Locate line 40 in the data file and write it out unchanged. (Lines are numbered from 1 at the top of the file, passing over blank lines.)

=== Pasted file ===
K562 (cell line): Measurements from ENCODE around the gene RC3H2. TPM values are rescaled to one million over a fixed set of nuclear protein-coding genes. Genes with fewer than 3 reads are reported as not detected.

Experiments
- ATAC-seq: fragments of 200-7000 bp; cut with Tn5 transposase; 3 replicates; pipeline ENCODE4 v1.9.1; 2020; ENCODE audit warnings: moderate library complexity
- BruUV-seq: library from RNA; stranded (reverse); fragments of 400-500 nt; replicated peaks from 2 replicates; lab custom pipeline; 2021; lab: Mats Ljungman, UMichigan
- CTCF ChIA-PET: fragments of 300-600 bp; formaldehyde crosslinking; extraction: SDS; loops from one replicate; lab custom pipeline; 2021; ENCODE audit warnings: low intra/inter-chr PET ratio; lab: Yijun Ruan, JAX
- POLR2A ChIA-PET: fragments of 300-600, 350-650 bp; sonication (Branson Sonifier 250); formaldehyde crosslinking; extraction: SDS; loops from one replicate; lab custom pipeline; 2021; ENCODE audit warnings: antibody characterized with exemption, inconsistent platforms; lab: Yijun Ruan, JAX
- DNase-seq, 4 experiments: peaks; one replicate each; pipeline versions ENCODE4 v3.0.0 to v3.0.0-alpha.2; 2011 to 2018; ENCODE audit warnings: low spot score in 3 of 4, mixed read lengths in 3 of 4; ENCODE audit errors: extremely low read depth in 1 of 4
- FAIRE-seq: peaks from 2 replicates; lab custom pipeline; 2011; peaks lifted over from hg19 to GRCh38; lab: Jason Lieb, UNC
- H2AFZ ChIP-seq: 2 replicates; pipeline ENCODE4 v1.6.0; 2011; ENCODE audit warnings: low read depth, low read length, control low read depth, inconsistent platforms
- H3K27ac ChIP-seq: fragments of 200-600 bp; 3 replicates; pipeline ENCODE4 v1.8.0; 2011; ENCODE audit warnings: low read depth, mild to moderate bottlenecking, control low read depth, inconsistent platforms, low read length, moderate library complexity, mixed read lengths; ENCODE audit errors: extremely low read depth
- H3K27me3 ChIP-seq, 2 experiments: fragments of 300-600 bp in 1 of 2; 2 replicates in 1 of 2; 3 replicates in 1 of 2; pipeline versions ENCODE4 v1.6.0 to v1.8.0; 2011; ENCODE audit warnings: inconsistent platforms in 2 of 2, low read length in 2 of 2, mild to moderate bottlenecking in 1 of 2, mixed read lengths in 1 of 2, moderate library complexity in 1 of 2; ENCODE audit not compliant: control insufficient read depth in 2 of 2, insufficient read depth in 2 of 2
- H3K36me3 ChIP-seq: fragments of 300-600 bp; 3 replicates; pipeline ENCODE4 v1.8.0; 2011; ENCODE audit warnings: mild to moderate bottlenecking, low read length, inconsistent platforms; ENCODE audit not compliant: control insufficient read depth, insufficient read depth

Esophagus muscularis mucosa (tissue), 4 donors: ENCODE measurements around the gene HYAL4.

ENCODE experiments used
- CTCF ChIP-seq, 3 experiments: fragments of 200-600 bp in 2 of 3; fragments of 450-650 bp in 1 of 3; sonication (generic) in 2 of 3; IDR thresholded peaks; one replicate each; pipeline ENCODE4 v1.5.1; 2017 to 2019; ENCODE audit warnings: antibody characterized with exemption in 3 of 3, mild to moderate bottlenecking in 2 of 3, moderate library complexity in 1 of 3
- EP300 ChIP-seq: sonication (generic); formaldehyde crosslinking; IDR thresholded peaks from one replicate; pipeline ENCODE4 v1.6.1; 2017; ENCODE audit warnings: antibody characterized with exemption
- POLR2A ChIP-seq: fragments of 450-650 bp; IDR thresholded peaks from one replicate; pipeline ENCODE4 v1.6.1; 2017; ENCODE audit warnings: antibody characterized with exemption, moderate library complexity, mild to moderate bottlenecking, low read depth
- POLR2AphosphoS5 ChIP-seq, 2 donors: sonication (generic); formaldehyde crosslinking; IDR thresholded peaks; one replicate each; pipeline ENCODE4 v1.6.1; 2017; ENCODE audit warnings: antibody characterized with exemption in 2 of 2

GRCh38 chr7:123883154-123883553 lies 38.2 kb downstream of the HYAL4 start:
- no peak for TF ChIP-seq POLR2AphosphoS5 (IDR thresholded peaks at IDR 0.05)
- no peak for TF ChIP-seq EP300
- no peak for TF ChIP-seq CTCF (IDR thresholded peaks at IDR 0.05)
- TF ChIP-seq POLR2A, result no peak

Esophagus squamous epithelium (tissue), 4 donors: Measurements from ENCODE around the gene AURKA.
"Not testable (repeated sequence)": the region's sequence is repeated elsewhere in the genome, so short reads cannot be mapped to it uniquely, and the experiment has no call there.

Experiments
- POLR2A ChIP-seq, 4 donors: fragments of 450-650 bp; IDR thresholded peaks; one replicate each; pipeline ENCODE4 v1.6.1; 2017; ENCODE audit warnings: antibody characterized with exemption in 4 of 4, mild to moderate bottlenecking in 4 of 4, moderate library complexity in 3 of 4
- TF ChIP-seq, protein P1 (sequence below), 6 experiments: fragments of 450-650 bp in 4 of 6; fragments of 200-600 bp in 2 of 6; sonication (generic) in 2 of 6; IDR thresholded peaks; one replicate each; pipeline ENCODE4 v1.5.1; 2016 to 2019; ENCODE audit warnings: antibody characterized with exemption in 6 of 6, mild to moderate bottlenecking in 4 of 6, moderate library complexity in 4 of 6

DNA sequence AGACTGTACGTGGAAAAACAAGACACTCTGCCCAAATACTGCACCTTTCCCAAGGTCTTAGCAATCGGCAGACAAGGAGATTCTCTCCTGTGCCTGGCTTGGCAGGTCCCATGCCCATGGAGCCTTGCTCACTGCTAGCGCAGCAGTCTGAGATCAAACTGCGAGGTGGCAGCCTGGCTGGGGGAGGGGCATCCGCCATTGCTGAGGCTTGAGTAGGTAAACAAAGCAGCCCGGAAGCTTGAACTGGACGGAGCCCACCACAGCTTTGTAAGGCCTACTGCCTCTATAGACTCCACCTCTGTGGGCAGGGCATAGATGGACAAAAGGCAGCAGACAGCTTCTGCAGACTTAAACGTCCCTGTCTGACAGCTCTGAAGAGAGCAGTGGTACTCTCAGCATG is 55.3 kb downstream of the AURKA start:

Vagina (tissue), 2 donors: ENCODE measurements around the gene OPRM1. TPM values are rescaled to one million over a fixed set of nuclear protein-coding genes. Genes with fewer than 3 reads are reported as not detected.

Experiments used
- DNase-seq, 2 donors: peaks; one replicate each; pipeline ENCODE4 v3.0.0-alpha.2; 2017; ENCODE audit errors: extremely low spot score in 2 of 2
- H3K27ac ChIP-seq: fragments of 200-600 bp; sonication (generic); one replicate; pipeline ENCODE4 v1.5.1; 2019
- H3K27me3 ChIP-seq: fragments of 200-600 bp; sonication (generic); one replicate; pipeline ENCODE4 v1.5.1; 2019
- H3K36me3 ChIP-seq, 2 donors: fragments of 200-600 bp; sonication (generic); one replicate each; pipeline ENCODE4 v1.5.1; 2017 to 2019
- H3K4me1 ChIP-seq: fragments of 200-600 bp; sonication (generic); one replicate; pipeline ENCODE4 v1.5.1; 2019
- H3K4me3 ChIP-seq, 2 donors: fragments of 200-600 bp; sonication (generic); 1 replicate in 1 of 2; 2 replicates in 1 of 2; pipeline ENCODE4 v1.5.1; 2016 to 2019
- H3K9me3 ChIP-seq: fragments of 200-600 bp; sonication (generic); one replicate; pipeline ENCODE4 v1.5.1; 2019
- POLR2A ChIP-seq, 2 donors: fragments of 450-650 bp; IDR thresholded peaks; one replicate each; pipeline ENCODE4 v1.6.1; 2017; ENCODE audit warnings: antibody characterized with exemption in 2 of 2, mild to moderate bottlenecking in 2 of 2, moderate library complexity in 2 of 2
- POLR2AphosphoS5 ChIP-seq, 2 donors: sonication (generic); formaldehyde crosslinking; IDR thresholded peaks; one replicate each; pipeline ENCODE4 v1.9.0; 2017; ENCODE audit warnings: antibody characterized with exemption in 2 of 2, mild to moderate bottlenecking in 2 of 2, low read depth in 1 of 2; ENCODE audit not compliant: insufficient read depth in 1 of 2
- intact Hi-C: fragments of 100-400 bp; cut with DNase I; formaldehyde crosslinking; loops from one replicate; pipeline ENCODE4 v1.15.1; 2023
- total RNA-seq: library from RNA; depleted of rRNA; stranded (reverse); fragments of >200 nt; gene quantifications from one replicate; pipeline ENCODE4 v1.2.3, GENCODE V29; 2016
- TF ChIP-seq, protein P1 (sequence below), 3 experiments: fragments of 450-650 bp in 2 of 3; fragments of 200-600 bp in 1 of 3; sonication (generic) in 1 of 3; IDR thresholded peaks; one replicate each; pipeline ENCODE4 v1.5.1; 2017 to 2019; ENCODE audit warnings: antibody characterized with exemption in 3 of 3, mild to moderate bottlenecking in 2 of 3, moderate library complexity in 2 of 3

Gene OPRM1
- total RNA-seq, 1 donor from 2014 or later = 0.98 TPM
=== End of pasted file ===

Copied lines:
- POLR2AphosphoS5 ChIP-seq, 2 donors: sonication (generic); formaldehyde crosslinking; IDR thresholded peaks; one replicate each; pipeline ENCODE4 v1.9.0; 2017; ENCODE audit warnings: antibody characterized with exemption in 2 of 2, mild to moderate bottlenecking in 2 of 2, low read depth in 1 of 2; ENCODE audit not compliant: insufficient read depth in 1 of 2